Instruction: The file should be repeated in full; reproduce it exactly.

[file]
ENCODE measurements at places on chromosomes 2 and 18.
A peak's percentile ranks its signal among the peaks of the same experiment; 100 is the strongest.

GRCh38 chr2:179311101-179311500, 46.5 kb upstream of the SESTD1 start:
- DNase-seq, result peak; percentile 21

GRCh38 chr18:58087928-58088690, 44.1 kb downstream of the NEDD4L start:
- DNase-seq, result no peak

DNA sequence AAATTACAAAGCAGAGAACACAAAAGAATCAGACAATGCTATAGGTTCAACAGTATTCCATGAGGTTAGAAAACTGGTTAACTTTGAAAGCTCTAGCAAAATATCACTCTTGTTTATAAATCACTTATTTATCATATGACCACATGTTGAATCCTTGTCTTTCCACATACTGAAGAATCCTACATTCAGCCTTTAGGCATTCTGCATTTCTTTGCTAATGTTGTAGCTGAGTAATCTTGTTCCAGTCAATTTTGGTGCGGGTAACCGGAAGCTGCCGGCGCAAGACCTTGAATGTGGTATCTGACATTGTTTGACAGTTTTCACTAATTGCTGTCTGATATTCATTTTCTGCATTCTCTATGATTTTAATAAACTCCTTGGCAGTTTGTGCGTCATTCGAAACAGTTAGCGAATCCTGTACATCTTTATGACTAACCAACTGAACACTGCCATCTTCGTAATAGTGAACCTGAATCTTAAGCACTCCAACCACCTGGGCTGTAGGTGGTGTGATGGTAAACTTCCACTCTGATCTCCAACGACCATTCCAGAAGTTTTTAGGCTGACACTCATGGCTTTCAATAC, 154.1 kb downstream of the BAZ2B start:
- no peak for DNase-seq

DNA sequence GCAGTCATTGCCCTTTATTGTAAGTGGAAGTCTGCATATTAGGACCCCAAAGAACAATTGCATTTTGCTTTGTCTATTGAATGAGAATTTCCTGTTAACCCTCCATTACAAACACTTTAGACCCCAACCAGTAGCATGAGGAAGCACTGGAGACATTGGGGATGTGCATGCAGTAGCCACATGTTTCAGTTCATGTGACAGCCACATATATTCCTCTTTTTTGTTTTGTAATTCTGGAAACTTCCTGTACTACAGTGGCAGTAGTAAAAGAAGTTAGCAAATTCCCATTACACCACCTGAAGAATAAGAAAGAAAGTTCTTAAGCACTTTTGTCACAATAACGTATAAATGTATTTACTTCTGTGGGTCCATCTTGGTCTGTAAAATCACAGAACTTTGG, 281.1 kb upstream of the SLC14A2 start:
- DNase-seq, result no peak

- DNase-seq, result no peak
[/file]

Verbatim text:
ENCODE measurements at places on chromosomes 2 and 18.
A peak's percentile ranks its signal among the peaks of the same experiment; 100 is the strongest.

GRCh38 chr2:179311101-179311500, 46.5 kb upstream of the SESTD1 start:
- DNase-seq, result peak; percentile 21

GRCh38 chr18:58087928-58088690, 44.1 kb downstream of the NEDD4L start:
- DNase-seq, result no peak

DNA sequence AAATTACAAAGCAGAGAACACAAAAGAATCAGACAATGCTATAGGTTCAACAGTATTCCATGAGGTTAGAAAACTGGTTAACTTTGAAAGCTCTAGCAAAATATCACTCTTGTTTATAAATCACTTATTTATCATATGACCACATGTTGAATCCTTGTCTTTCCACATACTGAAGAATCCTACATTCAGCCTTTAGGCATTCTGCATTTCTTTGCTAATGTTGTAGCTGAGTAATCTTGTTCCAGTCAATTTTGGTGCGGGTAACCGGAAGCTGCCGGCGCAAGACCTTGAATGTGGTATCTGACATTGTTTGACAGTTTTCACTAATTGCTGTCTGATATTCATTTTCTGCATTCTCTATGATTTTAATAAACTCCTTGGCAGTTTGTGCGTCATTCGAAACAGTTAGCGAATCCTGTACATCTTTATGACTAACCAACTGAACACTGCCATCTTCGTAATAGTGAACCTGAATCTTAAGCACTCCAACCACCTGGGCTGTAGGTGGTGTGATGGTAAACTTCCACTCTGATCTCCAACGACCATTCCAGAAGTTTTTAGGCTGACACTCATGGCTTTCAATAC, 154.1 kb downstream of the BAZ2B start:
- no peak for DNase-seq

DNA sequence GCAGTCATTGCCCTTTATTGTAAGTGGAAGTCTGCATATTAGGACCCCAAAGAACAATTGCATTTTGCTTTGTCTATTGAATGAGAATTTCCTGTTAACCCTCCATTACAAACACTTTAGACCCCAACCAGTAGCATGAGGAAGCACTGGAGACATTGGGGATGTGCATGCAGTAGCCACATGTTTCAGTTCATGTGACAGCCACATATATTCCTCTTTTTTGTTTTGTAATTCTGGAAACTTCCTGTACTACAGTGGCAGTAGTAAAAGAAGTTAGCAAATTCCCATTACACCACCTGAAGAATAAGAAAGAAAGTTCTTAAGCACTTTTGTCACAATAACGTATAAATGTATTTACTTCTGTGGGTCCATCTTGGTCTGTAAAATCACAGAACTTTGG, 281.1 kb upstream of the SLC14A2 start:
- DNase-seq, result no peak

- DNase-seq, result no peak